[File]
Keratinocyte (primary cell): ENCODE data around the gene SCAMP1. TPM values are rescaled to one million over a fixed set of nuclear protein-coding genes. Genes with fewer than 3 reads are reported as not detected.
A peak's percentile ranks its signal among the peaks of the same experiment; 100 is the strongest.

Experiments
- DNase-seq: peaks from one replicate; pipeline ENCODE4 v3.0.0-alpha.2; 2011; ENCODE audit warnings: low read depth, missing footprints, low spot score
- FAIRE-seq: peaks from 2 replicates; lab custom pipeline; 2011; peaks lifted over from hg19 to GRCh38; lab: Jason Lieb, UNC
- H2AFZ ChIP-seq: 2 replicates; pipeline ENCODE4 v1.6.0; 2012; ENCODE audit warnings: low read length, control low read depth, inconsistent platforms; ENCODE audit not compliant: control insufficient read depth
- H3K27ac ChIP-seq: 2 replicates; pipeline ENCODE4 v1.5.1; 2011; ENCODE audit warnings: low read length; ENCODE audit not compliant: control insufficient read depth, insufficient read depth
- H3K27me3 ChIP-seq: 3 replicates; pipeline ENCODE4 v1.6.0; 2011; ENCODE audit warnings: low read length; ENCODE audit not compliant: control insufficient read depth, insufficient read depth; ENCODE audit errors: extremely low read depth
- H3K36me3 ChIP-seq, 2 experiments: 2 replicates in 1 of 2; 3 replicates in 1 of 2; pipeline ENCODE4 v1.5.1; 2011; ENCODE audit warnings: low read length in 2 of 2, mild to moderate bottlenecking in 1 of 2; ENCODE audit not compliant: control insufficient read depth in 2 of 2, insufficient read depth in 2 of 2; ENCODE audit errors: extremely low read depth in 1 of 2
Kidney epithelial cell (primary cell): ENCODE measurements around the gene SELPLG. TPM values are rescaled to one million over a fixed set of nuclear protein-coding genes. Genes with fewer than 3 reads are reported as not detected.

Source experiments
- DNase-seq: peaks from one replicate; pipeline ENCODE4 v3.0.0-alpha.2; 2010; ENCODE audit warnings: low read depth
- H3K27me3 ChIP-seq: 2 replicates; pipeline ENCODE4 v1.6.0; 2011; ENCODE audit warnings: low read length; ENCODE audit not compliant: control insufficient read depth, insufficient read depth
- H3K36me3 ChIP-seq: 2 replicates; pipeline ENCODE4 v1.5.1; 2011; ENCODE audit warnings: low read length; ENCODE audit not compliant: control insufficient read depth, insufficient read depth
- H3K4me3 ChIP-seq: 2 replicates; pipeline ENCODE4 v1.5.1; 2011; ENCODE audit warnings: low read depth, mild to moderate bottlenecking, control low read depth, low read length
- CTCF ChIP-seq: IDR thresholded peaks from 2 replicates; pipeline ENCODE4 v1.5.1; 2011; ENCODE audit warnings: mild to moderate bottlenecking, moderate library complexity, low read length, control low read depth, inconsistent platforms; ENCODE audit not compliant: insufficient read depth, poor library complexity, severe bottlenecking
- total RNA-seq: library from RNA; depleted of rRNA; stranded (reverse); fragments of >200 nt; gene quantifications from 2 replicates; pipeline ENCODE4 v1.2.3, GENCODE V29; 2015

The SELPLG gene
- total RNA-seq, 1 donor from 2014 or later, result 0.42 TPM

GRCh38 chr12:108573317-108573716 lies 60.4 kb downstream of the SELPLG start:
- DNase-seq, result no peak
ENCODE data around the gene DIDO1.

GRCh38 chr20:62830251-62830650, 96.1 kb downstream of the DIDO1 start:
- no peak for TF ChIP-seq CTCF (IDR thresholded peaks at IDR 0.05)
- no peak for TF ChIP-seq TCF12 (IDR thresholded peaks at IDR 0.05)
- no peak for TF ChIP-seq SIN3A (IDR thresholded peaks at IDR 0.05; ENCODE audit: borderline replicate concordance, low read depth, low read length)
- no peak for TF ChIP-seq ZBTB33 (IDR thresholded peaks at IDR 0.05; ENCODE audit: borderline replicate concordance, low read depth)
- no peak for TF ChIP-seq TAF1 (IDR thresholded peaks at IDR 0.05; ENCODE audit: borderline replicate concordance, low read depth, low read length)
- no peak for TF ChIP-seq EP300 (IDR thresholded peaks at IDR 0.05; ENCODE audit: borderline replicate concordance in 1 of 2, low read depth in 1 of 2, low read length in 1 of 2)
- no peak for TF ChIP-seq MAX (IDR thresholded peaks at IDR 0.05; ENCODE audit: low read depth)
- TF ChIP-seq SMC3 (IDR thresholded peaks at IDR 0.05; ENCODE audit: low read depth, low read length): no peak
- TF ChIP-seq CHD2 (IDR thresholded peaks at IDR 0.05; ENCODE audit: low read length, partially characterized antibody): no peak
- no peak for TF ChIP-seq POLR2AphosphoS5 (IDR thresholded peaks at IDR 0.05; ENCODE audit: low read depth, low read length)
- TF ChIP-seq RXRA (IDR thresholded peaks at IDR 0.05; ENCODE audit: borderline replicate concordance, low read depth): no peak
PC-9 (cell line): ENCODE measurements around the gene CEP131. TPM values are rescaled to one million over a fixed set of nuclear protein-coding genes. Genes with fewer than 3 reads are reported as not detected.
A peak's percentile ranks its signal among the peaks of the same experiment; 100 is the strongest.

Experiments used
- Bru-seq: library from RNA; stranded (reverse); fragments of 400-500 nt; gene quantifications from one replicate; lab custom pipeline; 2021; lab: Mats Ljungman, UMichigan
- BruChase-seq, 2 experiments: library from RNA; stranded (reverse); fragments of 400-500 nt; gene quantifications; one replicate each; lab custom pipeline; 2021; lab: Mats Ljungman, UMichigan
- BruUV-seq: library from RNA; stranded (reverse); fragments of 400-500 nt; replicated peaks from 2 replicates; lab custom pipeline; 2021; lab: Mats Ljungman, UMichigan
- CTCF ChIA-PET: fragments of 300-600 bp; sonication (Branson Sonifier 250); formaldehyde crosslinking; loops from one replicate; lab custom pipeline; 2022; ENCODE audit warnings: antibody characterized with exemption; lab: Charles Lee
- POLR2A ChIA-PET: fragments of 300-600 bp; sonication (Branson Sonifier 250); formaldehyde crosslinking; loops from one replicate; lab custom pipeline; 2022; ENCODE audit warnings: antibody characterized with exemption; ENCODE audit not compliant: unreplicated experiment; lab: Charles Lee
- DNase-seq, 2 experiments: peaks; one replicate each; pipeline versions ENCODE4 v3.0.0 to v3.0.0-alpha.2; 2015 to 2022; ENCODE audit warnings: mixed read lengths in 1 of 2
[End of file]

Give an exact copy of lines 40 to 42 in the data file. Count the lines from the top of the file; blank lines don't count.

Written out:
- BruUV-seq: library from RNA; stranded (reverse); fragments of 400-500 nt; replicated peaks from 2 replicates; lab custom pipeline; 2021; lab: Mats Ljungman, UMichigan
- CTCF ChIA-PET: fragments of 300-600 bp; sonication (Branson Sonifier 250); formaldehyde crosslinking; loops from one replicate; lab custom pipeline; 2022; ENCODE audit warnings: antibody characterized with exemption; lab: Charles Lee
- POLR2A ChIA-PET: fragments of 300-600 bp; sonication (Branson Sonifier 250); formaldehyde crosslinking; loops from one replicate; lab custom pipeline; 2022; ENCODE audit warnings: antibody characterized with exemption; ENCODE audit not compliant: unreplicated experiment; lab: Charles Lee